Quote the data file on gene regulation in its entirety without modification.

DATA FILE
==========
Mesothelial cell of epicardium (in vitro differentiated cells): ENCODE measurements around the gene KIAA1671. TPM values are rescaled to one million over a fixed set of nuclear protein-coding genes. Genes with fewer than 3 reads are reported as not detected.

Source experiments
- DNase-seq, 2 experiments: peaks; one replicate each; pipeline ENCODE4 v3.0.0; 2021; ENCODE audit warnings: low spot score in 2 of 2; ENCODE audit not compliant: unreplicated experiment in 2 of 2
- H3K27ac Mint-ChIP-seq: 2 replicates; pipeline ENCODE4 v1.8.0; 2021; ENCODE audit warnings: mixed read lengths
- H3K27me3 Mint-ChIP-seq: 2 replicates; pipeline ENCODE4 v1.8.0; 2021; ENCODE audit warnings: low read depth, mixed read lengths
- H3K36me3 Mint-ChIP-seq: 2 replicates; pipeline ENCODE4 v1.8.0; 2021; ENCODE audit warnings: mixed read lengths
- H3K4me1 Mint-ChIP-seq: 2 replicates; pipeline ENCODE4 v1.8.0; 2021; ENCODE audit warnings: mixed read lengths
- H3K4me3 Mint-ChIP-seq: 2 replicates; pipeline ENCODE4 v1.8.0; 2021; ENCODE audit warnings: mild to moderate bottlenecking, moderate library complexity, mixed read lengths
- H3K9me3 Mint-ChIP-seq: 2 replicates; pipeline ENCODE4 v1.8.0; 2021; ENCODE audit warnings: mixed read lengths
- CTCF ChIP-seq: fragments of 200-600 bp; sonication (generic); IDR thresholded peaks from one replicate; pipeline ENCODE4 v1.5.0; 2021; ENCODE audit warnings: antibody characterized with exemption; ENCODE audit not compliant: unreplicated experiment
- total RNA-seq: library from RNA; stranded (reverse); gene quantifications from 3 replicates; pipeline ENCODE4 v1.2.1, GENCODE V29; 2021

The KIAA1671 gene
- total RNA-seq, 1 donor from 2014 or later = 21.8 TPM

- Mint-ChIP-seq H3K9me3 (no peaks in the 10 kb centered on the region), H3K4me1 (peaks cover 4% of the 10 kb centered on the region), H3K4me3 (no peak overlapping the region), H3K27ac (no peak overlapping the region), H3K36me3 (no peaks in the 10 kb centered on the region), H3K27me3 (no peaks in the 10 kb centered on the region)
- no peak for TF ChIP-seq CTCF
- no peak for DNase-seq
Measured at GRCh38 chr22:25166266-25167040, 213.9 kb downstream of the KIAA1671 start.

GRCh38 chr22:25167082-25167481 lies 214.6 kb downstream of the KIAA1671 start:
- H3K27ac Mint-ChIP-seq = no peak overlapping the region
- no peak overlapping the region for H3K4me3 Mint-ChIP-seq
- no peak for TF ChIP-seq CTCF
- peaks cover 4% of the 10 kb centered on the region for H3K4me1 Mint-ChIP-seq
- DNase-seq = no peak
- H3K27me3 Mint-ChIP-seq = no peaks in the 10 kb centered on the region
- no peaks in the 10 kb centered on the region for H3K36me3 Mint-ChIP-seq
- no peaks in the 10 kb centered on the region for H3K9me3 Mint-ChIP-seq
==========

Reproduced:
Mesothelial cell of epicardium (in vitro differentiated cells): ENCODE measurements around the gene KIAA1671. TPM values are rescaled to one million over a fixed set of nuclear protein-coding genes. Genes with fewer than 3 reads are reported as not detected.

Source experiments
- DNase-seq, 2 experiments: peaks; one replicate each; pipeline ENCODE4 v3.0.0; 2021; ENCODE audit warnings: low spot score in 2 of 2; ENCODE audit not compliant: unreplicated experiment in 2 of 2
- H3K27ac Mint-ChIP-seq: 2 replicates; pipeline ENCODE4 v1.8.0; 2021; ENCODE audit warnings: mixed read lengths
- H3K27me3 Mint-ChIP-seq: 2 replicates; pipeline ENCODE4 v1.8.0; 2021; ENCODE audit warnings: low read depth, mixed read lengths
- H3K36me3 Mint-ChIP-seq: 2 replicates; pipeline ENCODE4 v1.8.0; 2021; ENCODE audit warnings: mixed read lengths
- H3K4me1 Mint-ChIP-seq: 2 replicates; pipeline ENCODE4 v1.8.0; 2021; ENCODE audit warnings: mixed read lengths
- H3K4me3 Mint-ChIP-seq: 2 replicates; pipeline ENCODE4 v1.8.0; 2021; ENCODE audit warnings: mild to moderate bottlenecking, moderate library complexity, mixed read lengths
- H3K9me3 Mint-ChIP-seq: 2 replicates; pipeline ENCODE4 v1.8.0; 2021; ENCODE audit warnings: mixed read lengths
- CTCF ChIP-seq: fragments of 200-600 bp; sonication (generic); IDR thresholded peaks from one replicate; pipeline ENCODE4 v1.5.0; 2021; ENCODE audit warnings: antibody characterized with exemption; ENCODE audit not compliant: unreplicated experiment
- total RNA-seq: library from RNA; stranded (reverse); gene quantifications from 3 replicates; pipeline ENCODE4 v1.2.1, GENCODE V29; 2021

The KIAA1671 gene
- total RNA-seq, 1 donor from 2014 or later = 21.8 TPM

- Mint-ChIP-seq H3K9me3 (no peaks in the 10 kb centered on the region), H3K4me1 (peaks cover 4% of the 10 kb centered on the region), H3K4me3 (no peak overlapping the region), H3K27ac (no peak overlapping the region), H3K36me3 (no peaks in the 10 kb centered on the region), H3K27me3 (no peaks in the 10 kb centered on the region)
- no peak for TF ChIP-seq CTCF
- no peak for DNase-seq
Measured at GRCh38 chr22:25166266-25167040, 213.9 kb downstream of the KIAA1671 start.

GRCh38 chr22:25167082-25167481 lies 214.6 kb downstream of the KIAA1671 start:
- H3K27ac Mint-ChIP-seq = no peak overlapping the region
- no peak overlapping the region for H3K4me3 Mint-ChIP-seq
- no peak for TF ChIP-seq CTCF
- peaks cover 4% of the 10 kb centered on the region for H3K4me1 Mint-ChIP-seq
- DNase-seq = no peak
- H3K27me3 Mint-ChIP-seq = no peaks in the 10 kb centered on the region
- no peaks in the 10 kb centered on the region for H3K36me3 Mint-ChIP-seq
- no peaks in the 10 kb centered on the region for H3K9me3 Mint-ChIP-seq